Latest test results show water improving - WNEM TV 5

Latest test results show water improving

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Source: WNEM Source: WNEM

The latest round of testing from researchers out of Virginia Tech may prove it's the beginning of the end for the Flint water crisis.

Professor Marc Edwards revealed the Flint water system is in better shape now than it was one year ago.

"This is nearing the end of the beginning of the end of the public health disaster response. Flint water not looks like it's entering a range that's considered normal for other U.S. cities," Edwards said.

He has been studying Flint's water for a couple of years. On Aug. 11 he announced the latest test results of the city's drinking water show the amount of lead in the water is dropping.

"This really shows that the corrosion control and all the things that are being implemented by the fed, the state, and the city are really working. And Flint's system is on its way to recovery. That doesn't mean the current situation is acceptable," Edwards said.

He said lead levels at 160 test homes in Flint are down to 50 to 80 percent in the past year.

"Still not good enough for me. It doesn't give me piece of mind knowing that it's 50 to 80 percent, knowing that my daughter could have an issue and I've been lucky thus far that she doesn't," said Alexa Honaker, Flint resident.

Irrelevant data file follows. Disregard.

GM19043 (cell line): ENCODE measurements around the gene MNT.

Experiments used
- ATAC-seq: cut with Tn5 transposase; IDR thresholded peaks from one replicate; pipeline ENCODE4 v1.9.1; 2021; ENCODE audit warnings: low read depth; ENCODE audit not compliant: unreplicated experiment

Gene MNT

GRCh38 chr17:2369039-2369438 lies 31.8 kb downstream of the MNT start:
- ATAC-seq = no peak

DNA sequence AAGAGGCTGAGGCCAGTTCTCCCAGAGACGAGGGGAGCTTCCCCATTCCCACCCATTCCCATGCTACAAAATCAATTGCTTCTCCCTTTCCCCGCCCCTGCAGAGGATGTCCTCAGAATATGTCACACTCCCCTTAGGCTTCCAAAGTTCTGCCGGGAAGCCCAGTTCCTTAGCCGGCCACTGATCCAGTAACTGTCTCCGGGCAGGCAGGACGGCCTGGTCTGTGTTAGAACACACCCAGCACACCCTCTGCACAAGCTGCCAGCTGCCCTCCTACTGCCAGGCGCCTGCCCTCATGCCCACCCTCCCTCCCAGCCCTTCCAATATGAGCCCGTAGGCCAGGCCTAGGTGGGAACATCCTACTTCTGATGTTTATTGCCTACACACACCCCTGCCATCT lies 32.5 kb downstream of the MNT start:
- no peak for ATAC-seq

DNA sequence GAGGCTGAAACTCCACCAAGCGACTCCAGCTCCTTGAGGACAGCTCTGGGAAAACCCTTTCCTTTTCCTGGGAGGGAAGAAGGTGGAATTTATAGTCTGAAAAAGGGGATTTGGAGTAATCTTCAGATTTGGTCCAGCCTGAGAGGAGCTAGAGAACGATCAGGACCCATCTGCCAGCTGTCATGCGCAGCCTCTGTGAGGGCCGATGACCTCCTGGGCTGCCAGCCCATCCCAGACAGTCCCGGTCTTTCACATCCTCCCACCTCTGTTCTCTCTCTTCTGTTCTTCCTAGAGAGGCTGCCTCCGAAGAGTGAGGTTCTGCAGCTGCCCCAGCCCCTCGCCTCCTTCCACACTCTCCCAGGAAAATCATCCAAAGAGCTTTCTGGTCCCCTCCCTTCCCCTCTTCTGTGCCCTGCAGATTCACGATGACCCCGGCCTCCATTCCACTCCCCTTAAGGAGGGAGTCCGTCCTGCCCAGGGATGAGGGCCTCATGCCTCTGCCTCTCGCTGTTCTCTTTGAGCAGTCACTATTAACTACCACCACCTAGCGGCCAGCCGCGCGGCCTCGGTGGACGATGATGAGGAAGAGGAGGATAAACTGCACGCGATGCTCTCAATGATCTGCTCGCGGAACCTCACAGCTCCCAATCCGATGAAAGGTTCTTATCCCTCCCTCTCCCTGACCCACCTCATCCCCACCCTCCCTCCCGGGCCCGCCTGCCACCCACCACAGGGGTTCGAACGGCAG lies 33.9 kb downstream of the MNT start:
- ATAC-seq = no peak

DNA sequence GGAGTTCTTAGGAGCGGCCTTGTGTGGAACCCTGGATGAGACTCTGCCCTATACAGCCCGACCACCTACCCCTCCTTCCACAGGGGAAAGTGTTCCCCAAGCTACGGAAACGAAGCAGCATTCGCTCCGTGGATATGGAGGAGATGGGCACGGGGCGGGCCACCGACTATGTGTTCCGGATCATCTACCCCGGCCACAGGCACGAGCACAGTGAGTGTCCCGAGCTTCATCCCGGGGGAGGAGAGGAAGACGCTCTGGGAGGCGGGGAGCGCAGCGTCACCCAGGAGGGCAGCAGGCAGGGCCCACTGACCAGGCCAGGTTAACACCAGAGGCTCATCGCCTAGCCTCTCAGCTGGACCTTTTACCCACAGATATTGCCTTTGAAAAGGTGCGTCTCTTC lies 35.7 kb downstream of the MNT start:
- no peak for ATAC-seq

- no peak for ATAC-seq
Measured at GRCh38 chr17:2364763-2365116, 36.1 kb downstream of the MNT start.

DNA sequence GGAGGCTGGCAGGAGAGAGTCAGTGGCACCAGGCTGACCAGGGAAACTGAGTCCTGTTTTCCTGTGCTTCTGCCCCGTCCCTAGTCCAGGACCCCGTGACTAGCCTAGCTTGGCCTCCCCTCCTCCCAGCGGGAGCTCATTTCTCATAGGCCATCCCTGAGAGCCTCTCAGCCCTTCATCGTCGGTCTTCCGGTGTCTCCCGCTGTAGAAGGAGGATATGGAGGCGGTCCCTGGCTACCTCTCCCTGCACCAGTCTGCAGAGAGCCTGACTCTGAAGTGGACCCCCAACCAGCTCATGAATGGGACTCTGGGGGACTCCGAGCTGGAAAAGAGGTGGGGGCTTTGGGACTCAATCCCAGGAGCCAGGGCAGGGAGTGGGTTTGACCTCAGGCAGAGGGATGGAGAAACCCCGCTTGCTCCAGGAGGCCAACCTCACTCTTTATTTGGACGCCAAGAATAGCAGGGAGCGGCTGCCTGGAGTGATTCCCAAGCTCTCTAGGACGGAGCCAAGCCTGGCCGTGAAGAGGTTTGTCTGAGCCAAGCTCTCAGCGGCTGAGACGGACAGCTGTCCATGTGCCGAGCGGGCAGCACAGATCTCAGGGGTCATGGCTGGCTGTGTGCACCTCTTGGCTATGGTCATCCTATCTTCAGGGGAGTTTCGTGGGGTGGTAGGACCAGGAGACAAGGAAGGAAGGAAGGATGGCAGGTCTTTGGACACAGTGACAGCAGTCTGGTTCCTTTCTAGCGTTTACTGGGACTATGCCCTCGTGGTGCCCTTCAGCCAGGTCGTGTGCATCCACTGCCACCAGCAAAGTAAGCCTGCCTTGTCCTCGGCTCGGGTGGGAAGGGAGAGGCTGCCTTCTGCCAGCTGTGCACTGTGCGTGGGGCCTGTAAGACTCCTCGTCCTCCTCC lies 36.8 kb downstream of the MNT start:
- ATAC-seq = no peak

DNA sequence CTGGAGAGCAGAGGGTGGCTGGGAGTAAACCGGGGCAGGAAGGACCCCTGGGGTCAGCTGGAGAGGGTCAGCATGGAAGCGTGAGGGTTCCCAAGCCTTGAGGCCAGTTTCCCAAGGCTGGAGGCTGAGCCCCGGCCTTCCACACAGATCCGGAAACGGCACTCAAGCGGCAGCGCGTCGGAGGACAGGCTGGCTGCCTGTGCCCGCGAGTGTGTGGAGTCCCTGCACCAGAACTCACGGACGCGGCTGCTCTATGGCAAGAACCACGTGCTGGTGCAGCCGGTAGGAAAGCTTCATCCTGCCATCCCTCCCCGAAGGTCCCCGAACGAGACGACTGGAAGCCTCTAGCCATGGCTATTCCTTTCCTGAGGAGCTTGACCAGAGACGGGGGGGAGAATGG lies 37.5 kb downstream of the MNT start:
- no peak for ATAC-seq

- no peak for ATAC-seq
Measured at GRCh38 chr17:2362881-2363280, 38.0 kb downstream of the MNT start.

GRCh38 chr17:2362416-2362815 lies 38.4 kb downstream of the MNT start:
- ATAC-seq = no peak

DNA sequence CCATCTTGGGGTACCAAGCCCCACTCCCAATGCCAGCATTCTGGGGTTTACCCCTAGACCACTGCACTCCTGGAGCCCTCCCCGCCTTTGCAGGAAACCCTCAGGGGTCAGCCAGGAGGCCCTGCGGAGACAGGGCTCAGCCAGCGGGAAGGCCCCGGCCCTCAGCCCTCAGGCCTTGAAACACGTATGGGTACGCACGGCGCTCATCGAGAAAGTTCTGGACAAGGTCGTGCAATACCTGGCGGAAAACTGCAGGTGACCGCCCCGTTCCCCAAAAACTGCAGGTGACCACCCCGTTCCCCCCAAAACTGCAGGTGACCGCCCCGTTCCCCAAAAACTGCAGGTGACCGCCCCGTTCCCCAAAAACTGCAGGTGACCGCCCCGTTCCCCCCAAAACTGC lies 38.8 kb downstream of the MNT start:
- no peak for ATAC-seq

She said they'll never rely on Flint water again, no matter what researchers say.

"I won't fully trust it unless I move out of the city to somewhere I know isn't going through the same issue that we have right now," Honaker said.

Flint Mayor Karen Weaver is quick to point out a lot of work still needs to be done.

"While we know we're making progress, we didn't hear anything because I don't think there's an answer to when will we be able to just turn on our water faucet and drink? And that's why this is still such a crisis, such a disaster because no one can give us that information," Weaver said.

While Edwards did not say when water straight out of the tao could be safe to drink. He insists his research suggests filtered water out of the tap is safe to consume.

"There's every reason to believe water coming from those filters in terms of lead is every bit as good or perhaps in some cases even better than bottled water," Edwards said.

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